ABC Radio Australia
Updated 10 hours 12 minutes ago
US Assistant Secretary of State Christopher Hill has praised East Timor's response to the attempts on the lives of East Timor's leaders in February. [Reuters]
United States Assistant Secretary of State for East Asian and Pacific Affairs Christopher Hill has praised East Timor for its response to the attempted assassinations of its leaders in February.
On a visit to Dili, Mr Hill told reporters that the government had handled the crisis "pretty well".
Both President Jose Ramos-Horta and Prime Minister Xanana Gusmao were targeted by rebel soldiers on February 11.
Mr Gusmao escaped without injury but President Ramos-Horta nearly died after being shot in the stomach, and has been recovering in the northern Australian city of Darwin.
"We saw a succession, putting in an acting president and issues like that, putting in an emergency rule process," Mr Hill said.
"It was a good sign, (and) I think we can look for a continuation of a consolidation of this state."
However, almost two months after the attacks, Radio Australia's Stephanie March reports from Dili that many of those responsible for carrying out the double attack remain on the run.
Hundreds of police and military have been searching countryside in Ermera district in the mountainous interior without success.
As the hunt continues, there have been a growing number of reports of violence against civilians by the military.
East Timorese MP and leader of the Parliamentary Committee for Human Rights Fernanda Borges says her constituents in Ermera have complained of beatings and aggressive interrogations by military personnel, who are seeking rebel leader Gastao Salsinha.
"There are questions like 'were you involved?' 'did you know him?' and sometimes when the answer is not to their liking they get beaten up," Ms Borges said.
Last month the government acknowledged that inappropriate tactics had been used as part of the operation to locate the rebel attackers, and promised to investigate complaints of abuse.
It has also offered to give each of the 52 communities in Ermera which have complained a $US600 grant towards holding belated Easter parties, although on the condition that military and police officials be invited.
"We want the community to understand first that they should celebrate this Easter together with FFDTL and PNTL," said East Timor State Secretary for Security Francisco Gutteres.
"We would like them to understand that these two institutions are the state institutions that will protect them."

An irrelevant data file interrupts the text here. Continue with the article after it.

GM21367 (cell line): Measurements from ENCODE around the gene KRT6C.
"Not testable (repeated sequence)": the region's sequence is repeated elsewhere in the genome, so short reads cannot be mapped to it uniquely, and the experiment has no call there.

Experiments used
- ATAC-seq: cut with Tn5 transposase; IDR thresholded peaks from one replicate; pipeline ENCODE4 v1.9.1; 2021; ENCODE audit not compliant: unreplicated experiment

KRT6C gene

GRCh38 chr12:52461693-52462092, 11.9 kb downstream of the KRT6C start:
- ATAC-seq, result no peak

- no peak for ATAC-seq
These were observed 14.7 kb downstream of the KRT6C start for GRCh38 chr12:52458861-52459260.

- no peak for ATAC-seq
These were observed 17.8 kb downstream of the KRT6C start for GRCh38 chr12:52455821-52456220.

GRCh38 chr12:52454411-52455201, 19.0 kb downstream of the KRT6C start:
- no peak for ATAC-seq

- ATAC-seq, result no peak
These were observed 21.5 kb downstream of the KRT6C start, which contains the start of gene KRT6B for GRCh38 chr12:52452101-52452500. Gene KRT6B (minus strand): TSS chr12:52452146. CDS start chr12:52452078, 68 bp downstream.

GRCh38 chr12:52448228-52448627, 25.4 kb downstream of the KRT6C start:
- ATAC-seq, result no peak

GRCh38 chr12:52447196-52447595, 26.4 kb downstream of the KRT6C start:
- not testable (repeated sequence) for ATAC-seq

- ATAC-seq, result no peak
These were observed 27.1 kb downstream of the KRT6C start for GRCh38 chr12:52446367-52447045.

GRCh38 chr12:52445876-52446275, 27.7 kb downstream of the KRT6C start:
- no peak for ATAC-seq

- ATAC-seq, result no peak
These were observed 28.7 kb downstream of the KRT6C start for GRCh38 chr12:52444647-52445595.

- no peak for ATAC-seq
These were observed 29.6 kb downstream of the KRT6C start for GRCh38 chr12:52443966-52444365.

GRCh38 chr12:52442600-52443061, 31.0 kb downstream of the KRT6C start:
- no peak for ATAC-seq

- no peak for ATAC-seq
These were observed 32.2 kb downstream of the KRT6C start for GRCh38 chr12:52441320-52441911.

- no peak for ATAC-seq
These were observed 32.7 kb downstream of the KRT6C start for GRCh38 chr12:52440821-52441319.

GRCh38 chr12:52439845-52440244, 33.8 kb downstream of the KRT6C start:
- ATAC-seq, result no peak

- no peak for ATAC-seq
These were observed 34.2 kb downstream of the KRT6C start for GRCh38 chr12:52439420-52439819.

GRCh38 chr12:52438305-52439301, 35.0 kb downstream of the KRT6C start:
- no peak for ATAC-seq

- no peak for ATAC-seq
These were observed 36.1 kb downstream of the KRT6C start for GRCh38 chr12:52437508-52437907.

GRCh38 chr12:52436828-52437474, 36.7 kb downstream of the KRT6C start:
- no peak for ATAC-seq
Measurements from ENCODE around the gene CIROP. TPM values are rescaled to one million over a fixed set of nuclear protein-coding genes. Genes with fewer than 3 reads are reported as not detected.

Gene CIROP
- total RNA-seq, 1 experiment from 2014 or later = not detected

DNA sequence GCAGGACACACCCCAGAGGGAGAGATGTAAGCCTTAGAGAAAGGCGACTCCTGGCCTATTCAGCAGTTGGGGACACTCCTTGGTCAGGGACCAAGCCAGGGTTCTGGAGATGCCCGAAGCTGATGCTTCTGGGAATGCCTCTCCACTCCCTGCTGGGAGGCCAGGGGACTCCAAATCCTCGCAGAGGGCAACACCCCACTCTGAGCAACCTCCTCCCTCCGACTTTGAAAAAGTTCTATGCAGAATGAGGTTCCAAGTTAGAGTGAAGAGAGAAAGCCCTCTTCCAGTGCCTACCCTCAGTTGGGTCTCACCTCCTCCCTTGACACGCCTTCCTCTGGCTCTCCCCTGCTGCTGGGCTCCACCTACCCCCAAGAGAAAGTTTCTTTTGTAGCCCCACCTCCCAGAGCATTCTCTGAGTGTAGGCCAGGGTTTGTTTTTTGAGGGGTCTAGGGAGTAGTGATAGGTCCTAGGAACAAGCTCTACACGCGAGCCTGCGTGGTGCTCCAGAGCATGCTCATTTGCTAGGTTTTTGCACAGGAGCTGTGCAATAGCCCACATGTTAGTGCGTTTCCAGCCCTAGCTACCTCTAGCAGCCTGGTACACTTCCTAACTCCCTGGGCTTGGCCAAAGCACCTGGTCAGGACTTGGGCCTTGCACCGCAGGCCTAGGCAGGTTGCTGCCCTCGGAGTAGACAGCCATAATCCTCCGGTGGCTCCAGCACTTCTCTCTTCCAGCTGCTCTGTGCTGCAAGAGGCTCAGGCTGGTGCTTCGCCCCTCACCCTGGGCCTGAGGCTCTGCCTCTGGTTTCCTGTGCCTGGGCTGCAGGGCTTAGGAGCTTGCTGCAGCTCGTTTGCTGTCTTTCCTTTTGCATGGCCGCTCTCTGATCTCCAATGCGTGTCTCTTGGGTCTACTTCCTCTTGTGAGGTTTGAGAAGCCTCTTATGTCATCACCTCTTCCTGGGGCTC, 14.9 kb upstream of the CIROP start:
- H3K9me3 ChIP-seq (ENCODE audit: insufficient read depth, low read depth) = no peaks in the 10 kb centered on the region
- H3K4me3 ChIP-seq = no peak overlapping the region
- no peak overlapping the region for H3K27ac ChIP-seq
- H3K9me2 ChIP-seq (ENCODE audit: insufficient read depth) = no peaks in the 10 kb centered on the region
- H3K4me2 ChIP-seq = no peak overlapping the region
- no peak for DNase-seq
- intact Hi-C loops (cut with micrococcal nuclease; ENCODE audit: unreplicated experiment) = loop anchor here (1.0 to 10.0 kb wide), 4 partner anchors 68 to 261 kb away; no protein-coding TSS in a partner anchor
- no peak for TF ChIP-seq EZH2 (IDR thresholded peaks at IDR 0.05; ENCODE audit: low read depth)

One community which will receive the grant is Erulu, a small mountain village in Ermera which is home to some of rebel leader Gastao Salsinha's family members.
Erulu village chief Lenilda Maia says the community has received an apology after a number of young people were physically abused by military personnel.
She says locals remain nervous, and are reluctant to begin the coffee harvest for fear of encountering military personnel or rebel troops.
She says if the problem is not resolved soon, the harvest will rot and crucial income will be lost.
However she says there is no guarantee an Easter party will restore damaged relations with the military.
"We don't really know if the money makes up for it, but we'll see after the party," she said.
Francisco Gutteres says a number of military personnel have been suspended from active duty pending investigations, but says they will not be dismissed regardless of the investigation outcome.
"We will not dismiss these guys just because of a slap on people," he said.
MP Fernanda Borges says the military's response risks "fostering impunity".
"That is not a strong disciplinary measure, (and) that is not stating 'no-tolerance' to human rights violations," she said.
She has criticised the decision to offer communities money in return for forgiveness of abuse.
"They shouldn't start a practice of using money, because it's still very much an unprofessional force," she said.
terça-feira, abril 08, 2008
ABC Radio Australia
Por Malai Azul 2 à(s) 00:16
Obrigado pela solidariedade, Margarida!
Mensagem inicial - 16 de Maio de 2006
"Apesar de frágil, Timor-Leste é uma jovem democracia em que acreditamos. É o país que escolhemos para viver e trabalhar. Desde dia 28 de Abril muito se tem dito sobre a situação em Timor-Leste. Boatos, rumores, alertas, declarações de países estrangeiros, inocentes ou não, têm servido para transmitir um clima de conflito e insegurança que não corresponde ao que vivemos. Vamos tentar transmitir o que se passa aqui. Não o que ouvimos dizer... "